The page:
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Cedar Rapids Gazette (Newspaper) - August 12, 1974, Cedar Rapids, Iowa Mi ‘Don't answer that! It's Mo Bell, telling us the phone rates just went up 3O percentI Editorial Page Monday, August 12, 1974 an mw Red faces on the Hill t *Tp00L ME ONCE, shame on a you; fool me twice, shame on me.” Musty and trite as the proverb always has seemed, it enjoys a robust freshness when applied to Richard Nixon’s repeated hoodwinking of his most dogmatic supporters. Those diehard believers — notably Republican congressional leaders — must be sorely embarrassed that they applauded each time their besieged leader guaranteed that the latest trickling of forced-out information marked voluntary “full disclosure concerning Watergate.” One recalls especially senate minority leader Scott’s stumbling trip down the garden path last January. Having seen a few edited tapes transcripts, Scott declared that he had viewed evidence proving John Dean lied about presidential involvement in the Watergate coverup. Last week’s climactic coverup revelation also calls to mind the enthusiasm with which the nation’s GOP governors hailed Mr. Nixon’s avowed promise of full disclosure last November. As noted here at the time, talking about releasing tapes is one thing; actually submitting unabridged evidence to public scrutiny is quite another. If being duped twice is, as the proverb alleges, then reason for embarrassment, repeated acceptance of shoddy bills of goods seems cause for beet-red faces all over Capitol Hill. (Interestingly, during a news conference following a huddle with the President last Wednesday, Sena tor Scott let Senator Goldwater do all the requisite trusting in Mr. Nixon’s regard for the nation. It could be that the chagrined Scott was suspecting, as many Americans doubtless were, that Mr. Nixon’s regard for country did not approach concern for self.) Before dunce caps are handed out in congress, though, it should be remembered that the gentlemen who fell for one presidential deceit after another are among the wiser heads in Washington. Their problem (this probably makes them all the angrier now) was that the office of President demands at least a lipservice brand of trust even when gut-feelings are sounding the alarm. Obviously, the applause for empty promises was not as witless as it may appear in retrospect. Curiously, however, those who seemed to trust Mr. Nixon the most months ago now seem satisfied that the coverup admission of Aug. 5 bared the full scope of justice’s obstruction. What that conclusion overlooks is that the critical June 20, 1972, conversation remains at large and that the few tapes turned over that fateful Monday were but a tiny fraction of the 64 under subpoena. Fullscale airing of those other tapes (if they surface) may not be necessary mw — there is no sense making the Nixon administration’s rubble bounce. But given the dreadful duplicity already on record, it should not be assumed that full disclosure has been made, even now . Bike    boom, safety    lag JOHN F. KENNEDY, so greatly concerned over the flabbiness of youth 12 years ago, would be greatly heartened if he were here to see the enormous popularity of bicycle riding today. The bike boom in Cedar Rapids seems fairly typical of the trend: energetic youngsters pedaling three or four miles at a stretch without tiring; adults, too, battling gravity and wind to ride their 3- or 10-speed bikes to the top of formidable hills; safety-conscious riders spending a few extra dimes to equip bicycles with highly-visible safety flags. Inevitably, though, increased bicycling has brought an unnerving amount of unsafe stunting, clusters of young riders speeding silently through the dark with not one light to alert pedestrians and motorists; bicyclists of varying ages riding opposite car traffic on oneway streets; riders making unexpected turns with nothing faintly resembling arm signals. A summer-long repetition of such sights prompted a call toIrresponsibles beget police. Is the upsurge in bad cycling habits as bad as it looks? Traffic Capt. Louis Stepanek said the city indeed has seen numerous bicycle accidents lately (statistics separating them from other accidents not immediately at hand), though the increase may be attributable to additional activity. At any rate, police are watching the bike situation as closely as patrol capability allows. This effort includes a crackdown on sidewalk cycling in the downtown area, where city ordinance gives right-of-way solely to pedestrians. Stepanek said officers also are concerned about night cycling without lights and riding with faulty equipment. All of which points up a sizable public safety problem, though one which seemingly could be overcome easily. Beyond making sure his bicycle is safe (a licensing requirement), all a rider need do is follow the same rules of the road laid down for car and truck drivers. Such consideration, matched by like courtesy from motorists, could make the bike boom here even more stimulating. Parenthood bungled By Jim Fiebig DK. WALTER Zusehlag, past president of the Chicago Veterinary Medical Assn., has pointed out that the pet problem in America isn t that we have too many, but that we have too many that are unwanted and uncared for. In other words, a lot of Americans aren’t responsible enough to own pets. That’s serious, but infinitely more serious is the “children problem” in America. To paraphrase the doctor, the problem isn t that we have too many kids, but that we have too many unwanted, uncared for kids One of the reasons, of course, is that children are too easy to come by. To get a driver's license, you must demonstrate decent eyesight, a degree of proficiency at the wheel and a good knowledge of the rules of the road. To get children — well, we all know how to get children. Csually, it works out. Most children are particularly welcome to a stable marriage by parents who rear them with love and common sense. But millions of others find themselves in broken homes, or no homes, or with two big strikes against them: a father and a mother — like the fathers and mothers I saw at an outdoor movie the other night It was rated ”R, but it should have been an “S" or a "T.” I ve heard less gutter profanity in a marine corps barracks on a Friday night when all leaves were suddenly canceled Combine the language with several sizzling love scenes and a too-realistic decapitation and you get the idea Parked on our left, all calmly munching fried chicken during the entire film, were a father and mother and their four children. All the offspring were under lh. On our right, a family of four. The parents, who were going through a cooler of beer like tomorrow was prohibition, dozed off toward the end of the movie. The kids, both preteens, stayed wide awake and wide-eyed throughout. There must be an answer to the problem of too many unwanted and uncared for children. But every one I come up with sounds un-American General l-eotures Corporation Unofficial judgment passed Public s verdict: he did wrong By Louis Harris The Harris Survey AS THE HOUSE of representatives w as preparing to debate and to vote on the articles of impeachment against President Nixon, a sizable majority of the American people had concluded that Mr. Nixon is guilty of committing most of the acts he has been charged with. along with some others which wen- li ft out of the articles recommended by the house judiciary committee. Specifically, in the area of “obstruction of justice” in the Watergate case, on the eve of the sensational release of new White House tapes, majorities from a cross-section of 1,552 adults already felt President Nixon had committed the following offenses: • By H2-19 percent, a majority felt that he made “false mid misleading statements to investigative officers of the United States about judicial proceedings." Perjurious • By Hl-22 percent, a majority believed the charge against the President of “approving, condoning and counseling witnesses to give false or misleading statements to investigative officers .” • By a higher til-19 percent, the public believed that Mr. Nixon “interfered with the conduct of investigations by the department of justice, the FBI and the Watergate special prosecution force.” • By til-21 percent, most people felt that the President “approved and concealed the payment of money for the purpose of obtaining the silence of par- People's forumTop two: elect them To the Editor: There has never been a time in this country when we have had two appointed officers at the head of our government. That time should never come With President Nixon’s resignation the American people must petition the government for a new national election. We, the people, should never allow for un appointed President or vice-president It is our right to select these two positions by popular vote. I feel a movement should be started immediately. We should see to it that a new election takes place. As the ambassador from Lebanon to the United Nations said. “Citizenship is not spectatorship." .bn* VV Aossey 17:14 Fifth avenue SF Unfunny To the Editor Your "Today’s Chuckle” of July JI is the kind of humor we would better do without. It said: “By July 3, approximately 4 million American children were iii summer camps. This could be another reason why so many people celebrated the Fourth of July.” LETTERS The Gazettes editorial page welcomes readers' opinions, subiect to these guidelines: Length limit: 400 words One letter per writer every 30 days All may be consented and edited without changing meaning, None publithed anonymously Writer i telephone number (not printed) should follow name, address and readable handwritten signature to help authenticate Contents deal more with issues and events thon per tonalities No poetry ticipants in the illegal entry into headquarters of the Deinoiratic national committee.” • By BO-22 percent, most Americans believed their President to be guilty of “leading prospective defendants and people already convicted to expect favored treatment in return for their silence or false testimony.” • By HK-2II percent, a sizable majority felt that Mr. Nixon “made false or misleading public statements in his capacity as President for the purpose of deceiving the people of the United States into believing that a thorough and complete investigation had been conducted on Watergate.” These issues, largely covered in the “obstruction of justice” article presented by a majority of the house judiciary committee, spell out the alleged claim that President Nixon was well aware of the Watergate coverup while it was going on. On the charge of “abuse of power” in committee impeachment proceedings, majorities of the public further believed the following about the President Louis Harris rn rn My wife and I always found it very hard to send the children away and made sure they knew that. Some of today’s generation gap may spring from such flippant images of our society as expressed by Chuckles. While they may have no general truth in fact, they are so often repeated that people begin to believe they do represent the general opinion Ask how many parents ever get a lump in their throat when they leave their young men and women off at college for the first time and I think the response would lie very high We are grateful for the blessing of our coming from strong family ties; we trust we created one in our own, and pray our children will do the same. Mr and Mrs Theodore Johnson 2315 Linden drive SFPrice gouge To the Fditor We were dismayed, dumbfounded and even flabbergasted when we noticed we had paid S3.39 for a 10-pound hag of sugar a few days ago, and the price is above $3.50 many places. Here we* are with a good supply of apple's and hardly able to afford the money to buy sugar to make applesauce to c an Lovers of good applesauce could tell you it takes at least a half c up of sugar to a quart of sauce Actually one cup to the quart makes it delicious and is the prescribed amount We low-income* people are frustrated not only about sugar but also the high costs of other food necessities, but >ugar is a real concern at this canning season Sugar manufacturers have an advantageous time (for them) to put prices up so high Many of us will have to skimp somewhere so we can buy sugar for fruit preparation Sugar and gasoline may not mix well but they are involved in a partnership of crime to humankind Fuel oil and gasoline costs have hit us hard while the oil companies revel in the greatest • By HH-17 percent, a majority felt that Mr. Nixon “used the power of the President to authorize illegal surveillance and investigation of indiv iduals by the Federal Bureau of Investigation, the Secret Service and agents of the office of the President.” • By HO-19 percent, a majority nationwide felt that he was guilty of “misusing and trying to misuse the Central Intelligence Agency ” • Bv 59-20 percent, a majority also felt that he used “the power of the President unlawfully to establish a special investigative unit within the White House. known as the ‘plumbers,’ to engage in unlawful and covert activities Contemptuous • By 82-10 percent, an even larger majority felt that President Nixon was guilty of “refusing to give the house judiciary committee the tapes that deal with discussions about Watergate.” This item, of course, was covered in article 3 of the judiciary committee’s report, dealing with contempt (O’ congress. Although the President was not charged with an impeachable offense in connection with his taxes, a H2-21 percent majority was nonetheless convinced that the President “knew about and signed false statements on his income tax returns filed with the Internal Revenue Service.” This litany of specifics, largely chorusing the televised proceedings of the house judiciary committee, led HH percent of the public to want to see the President impeached, as reported bv the Harris Survey lust week. 5H percent of whom believed he should be convicted by the U.S. senate Chicago Tribune No* York News Syndicate profits ever known, and now the sugar people seemingly ‘ire working the same deal on us. I read in The Gazette a few days ago there is a good and bettering supply of sugar just as there is no oil or gas shortage, according to persons in the know The government pounces on small business for minor infractions of rules and regulations but refuses to chastise the oil companies drastically as it has l>ower to do We doubt it will do anything about sugar More and more we have come to doubt our government’s integrity and even our President’s. Was it Shakespeare who said: “Getting and spending we lay waste our powers”? Well, our government is sure laying waste to powers What’s a poor man to do these days? I’m in a quandary trying to figure out how to make a small social security check pay the bills We read about couples “struggling” along on $12,000 per year How would yo* ’ike to try about $2,500 a year regular income? A [HK*t long ago said “The world is so full of a number of things, I’m sure w«* all should be happy as kings.” I’m happier than kings or presidents even if I’m poor, but we still complain about high prices Al Watson Whittier Insights W-wKKJ M Judge a man by his questions rather than by his answers VoltaireWordbloat habits due for change By Russell Baker WASHINGTON - “Bring us together” and “law and order were the first catch phrases of the Nixon men, and in the end they did bring us together in the cause of law and order, but not in the way the phrasemakers of 19H8 had in mind The Nixon people would have said that what went wrong was the “scenario." At the end it simply “wouldn't play in Peoria.’ They talked like that. I he} were marinated in the faith of the public-relations quackery which holds that high gloss on a sow’s ear will make it a big seller in the silk-purse market. Their talk was public-relations talk Weighing a problem, they discussed the “P R.” of the situation. They established, probably forever, the barbarous usage of “media as a singular noun meaning "the news business.’ In the early days they talked about “the input process." When the President listened to suggestions about things that ought to be done, they said “the input process” was going on. In the tradition of public-relations talk, this kind of pseudo-learned jargon sounded impressive. In the words of the headwaiter justifying the flaming food in the Pump Room, didn t hurt the meat none. Every administration evolves its own prose signature. With Kennedy we all talked about “charisma,” “vigor” and “style” until we persuaded ourselves that this kind of talk was saying something trenchant Johnson suffered to the end from the suspicion that he lacked both “charisma’’ and “style,” and often seemed deluded by the notion that but for their lack he could have raised a higher “Camelot.” Politicians will not revive “Camelot for awhile now Every disaster has its bright side In the manner of the public-relations minded, the Nixon men understated unpleasant realities and overstated their ease when it was weakest. Thus Watergate was dismissed at the beginning as “a third-rate burglary” unworthy of presidential notice, and the judiciary committee’s impeachment hearings were denounced as a “kangaroo court.” In Ronald Ziegler’s agony, when the “third-rate burglary” turned first-rate, he fell into the most dismal trap of all and took the public-relations man s refuge in gobbledygook. Thus was born “inoperative.’’ The “scenario” of the “third-rate burglary,” Ziegler announced after the upgrading, had simply become “inoperative." He meant the official White House story had been a lie. At this point, with eases going to court, the administration desperately needed judges who might see that it was not “appropriate” •— another Ziegler coinage — to press the White House too firmly with the law Unfortunately, it was too late for that. There was that wonderfully memorable phrase of the President’s, uttered in happier days when “law and order’’ meant an entirely different kind of courthouse "scenario” - the phrase in which the President had denounced “soft-headed judges” for leniency toward the criminal classes. The White House was cornered by its own prose again, and in the last days Nixon men could only grumble privately about the judiciary’s excessively unsoft head Gassy bloat, always present in public-relations talk, swelled the language beyond all comprehension as the “P R " became more and more difficult. Bloat in language results from a breakdown between thought and expression. The more determined a person is to conceal his thinking, the wordier he becomes. Eventually there is a Niagara of words that communicates nothing. Saving “at that point in time," when you mean “then,” requires a lot of time and wears down the audience. Talking about “seeing the constitutional process through to the end," when you really mean you don’t know what you are going to do next, becomes an exercise in obliterating communication. The private shop talk, which was fated to become public, was the breezy, colorful shorthand commonly used by bright young men in business conferences devoted to planning ways to shear the customers “Stonewalling” and “the hangout route will become prominent entries in the lexicon of Nixonisms to be left to the country. “Modified limited hangout" will probably need a long footnote of explication, as well as “the Big Enchilada,” John Ehrlichman's term for John Mitchell The input process is ended now anil the American language as revised by Richard Nixon is complete. It is tempting to say, “now it belongs to the ages,” and unless we are lucky, some last departing phrusemaker probably will Hew York Times Service ;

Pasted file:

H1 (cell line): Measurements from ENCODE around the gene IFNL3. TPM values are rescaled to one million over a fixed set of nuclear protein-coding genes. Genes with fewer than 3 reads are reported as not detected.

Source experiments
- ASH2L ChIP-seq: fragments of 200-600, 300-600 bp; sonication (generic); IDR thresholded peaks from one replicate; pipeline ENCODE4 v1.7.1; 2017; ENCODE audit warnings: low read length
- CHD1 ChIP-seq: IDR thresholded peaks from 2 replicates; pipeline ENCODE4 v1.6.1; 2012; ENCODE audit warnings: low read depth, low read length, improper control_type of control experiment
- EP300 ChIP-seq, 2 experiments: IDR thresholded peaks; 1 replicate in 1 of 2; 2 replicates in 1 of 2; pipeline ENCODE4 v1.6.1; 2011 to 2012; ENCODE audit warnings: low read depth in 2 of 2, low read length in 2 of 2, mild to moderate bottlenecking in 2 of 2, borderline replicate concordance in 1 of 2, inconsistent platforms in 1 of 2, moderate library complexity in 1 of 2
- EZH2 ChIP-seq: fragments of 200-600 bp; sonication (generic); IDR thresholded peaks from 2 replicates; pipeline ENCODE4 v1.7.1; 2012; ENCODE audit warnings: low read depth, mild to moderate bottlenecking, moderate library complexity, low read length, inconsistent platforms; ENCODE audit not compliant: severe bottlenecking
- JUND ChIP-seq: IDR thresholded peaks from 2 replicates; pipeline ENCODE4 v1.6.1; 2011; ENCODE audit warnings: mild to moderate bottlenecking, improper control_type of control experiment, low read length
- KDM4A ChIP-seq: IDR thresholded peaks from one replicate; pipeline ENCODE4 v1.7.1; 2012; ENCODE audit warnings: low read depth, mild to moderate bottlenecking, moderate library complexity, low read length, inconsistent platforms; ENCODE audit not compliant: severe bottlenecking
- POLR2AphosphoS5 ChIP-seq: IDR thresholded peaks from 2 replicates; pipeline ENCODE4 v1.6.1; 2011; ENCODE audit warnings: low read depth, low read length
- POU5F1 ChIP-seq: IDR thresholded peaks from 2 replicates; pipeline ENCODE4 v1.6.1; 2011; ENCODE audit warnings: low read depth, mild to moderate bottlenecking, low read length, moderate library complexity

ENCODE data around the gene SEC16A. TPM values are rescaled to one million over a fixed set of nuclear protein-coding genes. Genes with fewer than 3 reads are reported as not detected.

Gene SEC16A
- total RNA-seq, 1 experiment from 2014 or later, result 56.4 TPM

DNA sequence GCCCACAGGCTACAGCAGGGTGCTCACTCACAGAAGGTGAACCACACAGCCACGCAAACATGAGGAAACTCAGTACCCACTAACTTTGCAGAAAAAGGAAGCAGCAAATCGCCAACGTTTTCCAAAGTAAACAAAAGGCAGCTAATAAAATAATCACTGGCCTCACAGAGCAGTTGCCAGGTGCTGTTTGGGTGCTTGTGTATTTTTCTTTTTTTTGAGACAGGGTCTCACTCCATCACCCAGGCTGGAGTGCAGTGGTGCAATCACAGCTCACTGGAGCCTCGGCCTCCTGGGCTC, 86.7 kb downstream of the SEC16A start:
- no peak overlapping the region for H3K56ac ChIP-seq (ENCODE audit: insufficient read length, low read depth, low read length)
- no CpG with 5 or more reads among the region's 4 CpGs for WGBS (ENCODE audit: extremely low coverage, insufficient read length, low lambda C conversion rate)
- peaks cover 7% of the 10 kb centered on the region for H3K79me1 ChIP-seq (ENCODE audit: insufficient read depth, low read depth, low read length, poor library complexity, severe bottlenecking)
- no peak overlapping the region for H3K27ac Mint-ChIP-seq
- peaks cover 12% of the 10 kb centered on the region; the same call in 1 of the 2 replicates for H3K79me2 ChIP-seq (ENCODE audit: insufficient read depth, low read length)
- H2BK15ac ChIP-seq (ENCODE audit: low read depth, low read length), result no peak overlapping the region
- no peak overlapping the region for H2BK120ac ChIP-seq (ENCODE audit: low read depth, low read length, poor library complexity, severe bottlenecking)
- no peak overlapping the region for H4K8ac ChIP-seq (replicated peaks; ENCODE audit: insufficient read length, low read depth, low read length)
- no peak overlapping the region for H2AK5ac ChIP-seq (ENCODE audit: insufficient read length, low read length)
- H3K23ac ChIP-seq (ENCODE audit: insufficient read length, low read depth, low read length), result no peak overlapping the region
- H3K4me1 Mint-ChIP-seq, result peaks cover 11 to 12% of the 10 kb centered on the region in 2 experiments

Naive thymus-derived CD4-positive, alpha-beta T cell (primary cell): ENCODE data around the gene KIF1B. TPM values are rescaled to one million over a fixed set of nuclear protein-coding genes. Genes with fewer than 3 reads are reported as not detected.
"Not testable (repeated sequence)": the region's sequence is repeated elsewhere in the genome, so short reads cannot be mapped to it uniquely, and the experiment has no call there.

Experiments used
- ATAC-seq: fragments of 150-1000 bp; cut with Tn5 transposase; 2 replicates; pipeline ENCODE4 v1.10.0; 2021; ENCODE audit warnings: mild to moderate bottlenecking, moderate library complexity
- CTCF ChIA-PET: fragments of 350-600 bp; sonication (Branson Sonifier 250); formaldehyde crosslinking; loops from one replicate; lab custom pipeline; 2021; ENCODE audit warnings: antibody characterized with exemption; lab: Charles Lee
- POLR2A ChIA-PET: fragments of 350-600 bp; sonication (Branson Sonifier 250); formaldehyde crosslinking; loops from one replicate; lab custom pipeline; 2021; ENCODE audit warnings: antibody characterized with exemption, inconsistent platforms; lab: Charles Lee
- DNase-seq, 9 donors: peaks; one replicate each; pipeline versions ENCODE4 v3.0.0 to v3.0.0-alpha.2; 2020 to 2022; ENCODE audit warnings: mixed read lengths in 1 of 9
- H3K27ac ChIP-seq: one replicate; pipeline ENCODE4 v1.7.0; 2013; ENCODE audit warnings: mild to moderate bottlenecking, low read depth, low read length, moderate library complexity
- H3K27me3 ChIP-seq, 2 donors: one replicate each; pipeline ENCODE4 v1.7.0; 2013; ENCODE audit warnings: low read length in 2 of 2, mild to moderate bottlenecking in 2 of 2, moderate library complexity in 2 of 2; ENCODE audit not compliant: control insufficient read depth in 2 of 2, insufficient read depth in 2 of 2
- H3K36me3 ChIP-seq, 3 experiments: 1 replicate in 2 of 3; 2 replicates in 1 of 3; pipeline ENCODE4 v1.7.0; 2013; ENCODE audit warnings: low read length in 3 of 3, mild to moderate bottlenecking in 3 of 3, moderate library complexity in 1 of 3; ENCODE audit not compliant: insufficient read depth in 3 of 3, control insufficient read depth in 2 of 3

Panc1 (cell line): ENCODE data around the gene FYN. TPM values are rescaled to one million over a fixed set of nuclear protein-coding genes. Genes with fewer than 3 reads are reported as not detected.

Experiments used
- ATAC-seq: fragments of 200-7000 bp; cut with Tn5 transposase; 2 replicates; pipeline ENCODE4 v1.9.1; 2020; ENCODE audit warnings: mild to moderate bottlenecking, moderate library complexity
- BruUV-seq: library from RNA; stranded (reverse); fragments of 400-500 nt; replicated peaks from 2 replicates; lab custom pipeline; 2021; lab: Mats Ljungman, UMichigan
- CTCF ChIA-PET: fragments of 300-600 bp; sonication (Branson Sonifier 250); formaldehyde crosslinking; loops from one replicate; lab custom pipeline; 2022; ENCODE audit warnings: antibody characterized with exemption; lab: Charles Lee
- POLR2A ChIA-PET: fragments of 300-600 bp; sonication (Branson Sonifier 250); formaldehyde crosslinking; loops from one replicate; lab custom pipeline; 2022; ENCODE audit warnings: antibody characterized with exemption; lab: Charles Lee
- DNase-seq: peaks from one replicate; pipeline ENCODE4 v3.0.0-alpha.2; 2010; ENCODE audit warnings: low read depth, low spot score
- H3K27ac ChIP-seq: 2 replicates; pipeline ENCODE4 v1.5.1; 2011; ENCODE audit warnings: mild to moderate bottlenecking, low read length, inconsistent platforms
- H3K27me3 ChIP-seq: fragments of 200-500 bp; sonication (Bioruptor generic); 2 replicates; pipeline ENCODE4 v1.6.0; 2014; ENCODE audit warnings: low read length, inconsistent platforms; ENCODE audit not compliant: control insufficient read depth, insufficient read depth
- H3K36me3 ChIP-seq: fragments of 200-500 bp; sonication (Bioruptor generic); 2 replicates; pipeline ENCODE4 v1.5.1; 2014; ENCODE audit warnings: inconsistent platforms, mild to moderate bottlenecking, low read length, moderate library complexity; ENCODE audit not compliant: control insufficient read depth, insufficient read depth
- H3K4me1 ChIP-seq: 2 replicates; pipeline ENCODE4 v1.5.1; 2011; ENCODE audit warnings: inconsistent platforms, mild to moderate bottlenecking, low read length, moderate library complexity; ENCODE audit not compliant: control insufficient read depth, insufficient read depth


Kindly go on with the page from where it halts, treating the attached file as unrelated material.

Clippings and Obituaries for the Cedar Rapids Gazette